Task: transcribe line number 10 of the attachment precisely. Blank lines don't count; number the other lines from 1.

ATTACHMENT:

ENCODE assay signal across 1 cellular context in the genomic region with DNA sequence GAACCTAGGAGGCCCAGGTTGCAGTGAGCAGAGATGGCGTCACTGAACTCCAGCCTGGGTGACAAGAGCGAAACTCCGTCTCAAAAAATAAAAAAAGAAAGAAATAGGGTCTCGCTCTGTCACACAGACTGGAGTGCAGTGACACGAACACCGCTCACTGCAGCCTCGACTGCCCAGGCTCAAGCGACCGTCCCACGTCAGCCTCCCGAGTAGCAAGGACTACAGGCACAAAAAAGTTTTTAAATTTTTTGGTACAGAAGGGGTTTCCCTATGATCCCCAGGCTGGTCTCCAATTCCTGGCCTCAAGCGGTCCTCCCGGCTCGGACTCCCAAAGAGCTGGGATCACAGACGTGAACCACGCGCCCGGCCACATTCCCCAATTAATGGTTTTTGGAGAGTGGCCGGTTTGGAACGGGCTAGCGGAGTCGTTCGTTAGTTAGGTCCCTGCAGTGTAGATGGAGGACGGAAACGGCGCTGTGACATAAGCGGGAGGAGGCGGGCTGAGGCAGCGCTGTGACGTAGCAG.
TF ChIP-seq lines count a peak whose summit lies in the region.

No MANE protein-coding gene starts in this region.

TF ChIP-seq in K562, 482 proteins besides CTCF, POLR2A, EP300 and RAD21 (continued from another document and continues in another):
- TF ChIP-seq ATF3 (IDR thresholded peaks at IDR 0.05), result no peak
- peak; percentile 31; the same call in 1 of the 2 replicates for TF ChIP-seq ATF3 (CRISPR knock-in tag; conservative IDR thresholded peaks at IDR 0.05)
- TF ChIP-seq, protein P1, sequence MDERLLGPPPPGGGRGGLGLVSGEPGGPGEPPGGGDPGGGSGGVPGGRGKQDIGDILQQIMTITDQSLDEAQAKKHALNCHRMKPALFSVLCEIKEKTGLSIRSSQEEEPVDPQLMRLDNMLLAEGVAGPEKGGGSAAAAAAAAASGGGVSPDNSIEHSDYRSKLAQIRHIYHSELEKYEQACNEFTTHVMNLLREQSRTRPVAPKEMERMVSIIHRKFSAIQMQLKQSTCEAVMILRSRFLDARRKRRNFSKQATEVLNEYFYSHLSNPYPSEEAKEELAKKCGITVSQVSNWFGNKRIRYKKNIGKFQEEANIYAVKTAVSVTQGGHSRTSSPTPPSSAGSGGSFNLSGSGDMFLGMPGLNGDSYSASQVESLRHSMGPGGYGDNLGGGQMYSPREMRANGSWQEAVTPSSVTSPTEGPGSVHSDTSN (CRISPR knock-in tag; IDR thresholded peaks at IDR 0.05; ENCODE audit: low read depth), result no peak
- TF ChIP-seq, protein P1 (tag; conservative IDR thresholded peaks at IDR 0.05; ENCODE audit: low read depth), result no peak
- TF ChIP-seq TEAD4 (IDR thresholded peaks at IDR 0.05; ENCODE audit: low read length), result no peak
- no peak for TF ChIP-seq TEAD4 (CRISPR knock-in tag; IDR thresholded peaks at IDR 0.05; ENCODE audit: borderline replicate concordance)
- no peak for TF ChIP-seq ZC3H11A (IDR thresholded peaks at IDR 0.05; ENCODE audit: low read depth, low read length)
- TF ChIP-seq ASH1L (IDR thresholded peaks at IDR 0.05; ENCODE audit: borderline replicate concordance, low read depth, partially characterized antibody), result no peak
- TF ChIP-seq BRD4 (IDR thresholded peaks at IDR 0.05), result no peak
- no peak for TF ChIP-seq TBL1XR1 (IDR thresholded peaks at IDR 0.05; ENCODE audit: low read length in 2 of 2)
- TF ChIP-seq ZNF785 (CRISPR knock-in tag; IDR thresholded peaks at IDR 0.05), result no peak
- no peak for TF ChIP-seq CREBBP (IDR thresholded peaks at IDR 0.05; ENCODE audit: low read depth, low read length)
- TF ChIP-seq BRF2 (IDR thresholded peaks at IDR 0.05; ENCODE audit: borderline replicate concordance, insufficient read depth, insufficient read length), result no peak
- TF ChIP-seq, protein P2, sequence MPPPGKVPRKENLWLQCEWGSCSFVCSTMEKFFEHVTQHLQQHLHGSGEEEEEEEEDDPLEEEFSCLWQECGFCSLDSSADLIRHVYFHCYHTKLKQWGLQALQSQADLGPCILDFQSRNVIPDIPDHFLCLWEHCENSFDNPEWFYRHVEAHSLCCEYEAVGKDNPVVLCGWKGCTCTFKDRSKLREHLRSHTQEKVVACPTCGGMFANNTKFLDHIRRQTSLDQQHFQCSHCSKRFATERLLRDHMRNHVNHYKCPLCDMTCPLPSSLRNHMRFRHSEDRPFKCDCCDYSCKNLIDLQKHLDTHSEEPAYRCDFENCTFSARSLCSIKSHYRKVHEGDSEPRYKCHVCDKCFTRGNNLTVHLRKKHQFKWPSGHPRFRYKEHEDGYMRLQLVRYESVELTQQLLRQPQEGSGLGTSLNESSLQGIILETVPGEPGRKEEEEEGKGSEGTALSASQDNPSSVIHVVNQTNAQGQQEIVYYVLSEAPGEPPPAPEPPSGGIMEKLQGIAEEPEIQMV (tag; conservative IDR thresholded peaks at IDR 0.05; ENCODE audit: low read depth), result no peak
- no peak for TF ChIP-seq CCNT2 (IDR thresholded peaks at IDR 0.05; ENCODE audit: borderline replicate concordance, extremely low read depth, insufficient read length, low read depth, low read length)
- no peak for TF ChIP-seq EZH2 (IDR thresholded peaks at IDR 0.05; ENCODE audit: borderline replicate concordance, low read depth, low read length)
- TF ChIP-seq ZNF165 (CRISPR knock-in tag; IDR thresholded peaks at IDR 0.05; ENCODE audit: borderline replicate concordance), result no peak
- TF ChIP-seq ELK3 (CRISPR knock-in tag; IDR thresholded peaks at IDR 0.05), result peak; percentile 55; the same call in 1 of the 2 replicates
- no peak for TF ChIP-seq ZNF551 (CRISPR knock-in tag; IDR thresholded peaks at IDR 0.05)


- no peak for TF ChIP-seq TEAD4 (CRISPR knock-in tag; IDR thresholded peaks at IDR 0.05; ENCODE audit: borderline replicate concordance)